I was so happy, I didn't even want to defend myself. I understood most of the mystery now. I suppose it's a compliment to a girl if a woman of the world wants to get rid of her. Anyhow, I consoled myself for hours of misery by laying that flattering unction to my soul.
If I had liked, I could have unravelled the whole tangle for Sir Lionel's still puzzled mind; but if I had done so, I should have been returning cat-claw for cat-claw; so I pretended to be "lost in it, my lord"; and, indeed, it was true that I couldn't understand why the Tyndals had failed me.
Sir Lionel explained that, just before reaching Bideford the silencer worked loose, and so got upon Mrs. Norton's nerves that Apollo was stopped in the pouring rain for Young Nick to right the wrong. As if to prove the truth of the proverb, "the more haste the less speed," in his hurry poor Buddha burnt his hand. While he was wringing it like a distracted goblin, along came the Tyndal car, which had left Tintagel about half an hour after Apollo. To Sir Lionel's amazement, no me! Questions on his part; according to him, idiotic answers on the part of the Tyndals. He had thought, of course, I was going with them. They had thought that I'd changed my mind, and gone earlier with him. Everybody confused, apologetic, repeating the same silly excuses over and over, three or four times. Nobody showing the slightest sign of having a remnant of common sense.
"By Jove! I could have cheerfully executed the lot of them—all but the boy, who seemed to have some glimmerings of sanity," grumbled Sir Lionel. "He had wanted to run up and knock at your door, to make sure you really had gone; but somebody—he began to say who, when Mrs. Tyndal stepped on his foot—forbade him to do it."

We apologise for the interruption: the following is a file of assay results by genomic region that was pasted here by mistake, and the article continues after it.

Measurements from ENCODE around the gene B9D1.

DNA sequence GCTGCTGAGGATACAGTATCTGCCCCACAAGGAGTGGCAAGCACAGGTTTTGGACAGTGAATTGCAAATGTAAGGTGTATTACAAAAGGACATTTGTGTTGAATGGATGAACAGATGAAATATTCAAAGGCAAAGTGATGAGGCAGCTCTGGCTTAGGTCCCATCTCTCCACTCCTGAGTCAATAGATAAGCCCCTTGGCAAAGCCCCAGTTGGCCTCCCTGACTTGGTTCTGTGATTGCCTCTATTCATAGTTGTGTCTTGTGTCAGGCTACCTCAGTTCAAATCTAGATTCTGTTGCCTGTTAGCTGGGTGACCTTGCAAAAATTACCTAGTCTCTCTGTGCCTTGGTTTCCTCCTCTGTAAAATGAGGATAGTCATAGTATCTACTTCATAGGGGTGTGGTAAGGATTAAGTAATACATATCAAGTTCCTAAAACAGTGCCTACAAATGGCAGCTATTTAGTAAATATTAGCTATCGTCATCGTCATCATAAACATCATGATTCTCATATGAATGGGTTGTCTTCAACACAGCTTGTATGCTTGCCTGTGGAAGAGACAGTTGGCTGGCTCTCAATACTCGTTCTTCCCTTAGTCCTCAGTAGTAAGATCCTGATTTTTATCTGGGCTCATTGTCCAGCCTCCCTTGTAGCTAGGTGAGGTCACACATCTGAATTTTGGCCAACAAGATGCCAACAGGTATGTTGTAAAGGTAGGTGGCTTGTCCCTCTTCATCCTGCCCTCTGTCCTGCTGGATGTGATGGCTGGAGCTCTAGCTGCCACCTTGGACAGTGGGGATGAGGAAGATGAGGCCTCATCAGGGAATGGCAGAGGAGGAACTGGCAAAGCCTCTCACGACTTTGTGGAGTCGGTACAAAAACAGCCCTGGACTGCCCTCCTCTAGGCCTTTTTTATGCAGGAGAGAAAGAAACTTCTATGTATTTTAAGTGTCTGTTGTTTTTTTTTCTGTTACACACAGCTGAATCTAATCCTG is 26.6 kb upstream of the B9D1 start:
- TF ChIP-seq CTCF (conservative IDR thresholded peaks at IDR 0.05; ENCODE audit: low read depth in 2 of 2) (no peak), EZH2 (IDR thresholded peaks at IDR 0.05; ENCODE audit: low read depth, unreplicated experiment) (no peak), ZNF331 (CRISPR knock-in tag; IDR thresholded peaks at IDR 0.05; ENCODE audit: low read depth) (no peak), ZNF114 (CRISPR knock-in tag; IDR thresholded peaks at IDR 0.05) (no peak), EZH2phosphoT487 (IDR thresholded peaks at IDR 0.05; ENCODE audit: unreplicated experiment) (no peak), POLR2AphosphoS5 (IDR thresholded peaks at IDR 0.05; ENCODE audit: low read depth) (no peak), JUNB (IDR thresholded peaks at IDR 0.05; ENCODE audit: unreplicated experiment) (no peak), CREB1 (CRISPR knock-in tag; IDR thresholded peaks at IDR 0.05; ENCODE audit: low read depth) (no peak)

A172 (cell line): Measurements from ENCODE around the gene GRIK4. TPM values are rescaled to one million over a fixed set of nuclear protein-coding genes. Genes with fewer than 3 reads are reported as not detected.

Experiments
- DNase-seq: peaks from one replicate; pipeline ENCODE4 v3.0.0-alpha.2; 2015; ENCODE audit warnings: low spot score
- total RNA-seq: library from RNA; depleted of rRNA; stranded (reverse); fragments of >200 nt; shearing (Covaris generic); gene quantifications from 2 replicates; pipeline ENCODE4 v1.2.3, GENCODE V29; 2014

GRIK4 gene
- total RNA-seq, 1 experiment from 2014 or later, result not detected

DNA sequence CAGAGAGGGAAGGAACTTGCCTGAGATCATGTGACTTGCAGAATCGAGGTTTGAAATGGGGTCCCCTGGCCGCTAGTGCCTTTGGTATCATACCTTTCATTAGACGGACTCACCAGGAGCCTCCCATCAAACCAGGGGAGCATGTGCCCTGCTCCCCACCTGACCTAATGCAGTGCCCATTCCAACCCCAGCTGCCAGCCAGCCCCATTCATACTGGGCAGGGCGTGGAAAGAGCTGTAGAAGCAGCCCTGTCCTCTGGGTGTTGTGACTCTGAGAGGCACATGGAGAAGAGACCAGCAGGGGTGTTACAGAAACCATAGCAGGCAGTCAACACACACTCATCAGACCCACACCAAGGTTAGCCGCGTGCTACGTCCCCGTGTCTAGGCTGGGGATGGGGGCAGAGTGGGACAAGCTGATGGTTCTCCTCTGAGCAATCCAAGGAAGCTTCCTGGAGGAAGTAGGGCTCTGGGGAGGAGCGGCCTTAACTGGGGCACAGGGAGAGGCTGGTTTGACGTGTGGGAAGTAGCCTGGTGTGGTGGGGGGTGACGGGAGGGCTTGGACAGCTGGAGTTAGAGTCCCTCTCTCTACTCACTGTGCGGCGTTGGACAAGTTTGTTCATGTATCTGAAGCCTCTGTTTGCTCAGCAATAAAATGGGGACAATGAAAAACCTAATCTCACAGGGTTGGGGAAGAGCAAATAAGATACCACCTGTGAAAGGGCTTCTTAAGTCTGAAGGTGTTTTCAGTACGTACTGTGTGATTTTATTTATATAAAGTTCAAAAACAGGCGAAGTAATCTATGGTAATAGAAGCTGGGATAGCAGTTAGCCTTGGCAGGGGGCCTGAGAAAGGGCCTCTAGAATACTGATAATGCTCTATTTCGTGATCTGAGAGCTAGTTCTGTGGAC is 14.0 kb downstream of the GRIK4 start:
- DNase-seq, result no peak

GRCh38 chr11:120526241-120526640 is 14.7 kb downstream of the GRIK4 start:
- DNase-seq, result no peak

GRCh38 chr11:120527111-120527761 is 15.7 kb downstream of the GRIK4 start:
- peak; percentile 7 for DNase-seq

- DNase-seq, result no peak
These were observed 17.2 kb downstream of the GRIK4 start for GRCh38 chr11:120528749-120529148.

I think I can guess who the somebody was, can't you? Though I don't see what arguments she can have used to persuade the really good-natured Tyndals to abandon me.
The rest of the story is, that when Sir Lionel found I had been left behind, he said he would at once turn back and fetch me. Judging from one or two things he let slip inadvertently, I fancy he wanted Emily to come with him, but she drew the line at chaperoning in wet weather, and missing her tea. She proposed telegraphing for me to come on by rail. Sir Lionel wouldn't hear of my making such a journey unaccompanied—me, a simple little French schoolgirl who had never travelled alone in her life! Then Mrs. Senter, kind creature, volunteered to be his companion, if he must return; but Sir Lionel firmly refused the unselfish offer, saying he wouldn't for the world put her to so much unnecessary trouble. Nick he would have brought, but the unfortunate brown image was suffering so much pain from his burnt hand, that the only humane thing to do was to drive him to a doctor's—which was exactly what Sir Lionel did. Rooms were already engaged at the Royal Hotel; he dumped out Emily, Mrs. Senter, and the luggage there; left Young Nick having his hand treated; and without so much as crossing the threshold of the hotel, turned Apollo's bright bonnet toward Tintagel and me. Rain was coming down in floods. He said nothing about that, but I knew. The storm drew down twilight like the lid of a box; the road was deep in mud; everything that could happen to delay the car did happen; once Sir Lionel had to mend a tire himself, and almost wished he hadn't made Young Nick disgorge the stolen tool; he ought to have arrived at Tintagel an hour before he did; but here he was at last. And would I have a sandwich, and then start, or would I prefer to wait for dinner?
I snatched at the sandwich idea, and his eye brightened. He said he only looked wet, for everything was waterproof, and he was "right as rain"—which sounded too appropriate to be comfortable.
We ate as the Israelites of old in Passover days, figuratively with our staves in our hands; at least, I had a bag in mine, and Sir Lionel a road book, because he'd lost his way once in his haste, and didn't want to make further mistakes.
By the time we were ready to start, it was as if Merlin had woven an enchantment of invisibility, not only over the castle ruins, but over the whole landscape, which was blotted out behind a white avalanche of rain. The wind howled, mingling with the boom of the sea; and altogether it was such a bewitched, Walpurgis world that I tingled with excitement.
Sir Lionel wanted to put me inside the car, but I pleaded that I had been so lonely and sad all day, I must be close to someone now. This plea instantly broke down his determination, which had been very square-chinned and firm till I happened to think of that argument.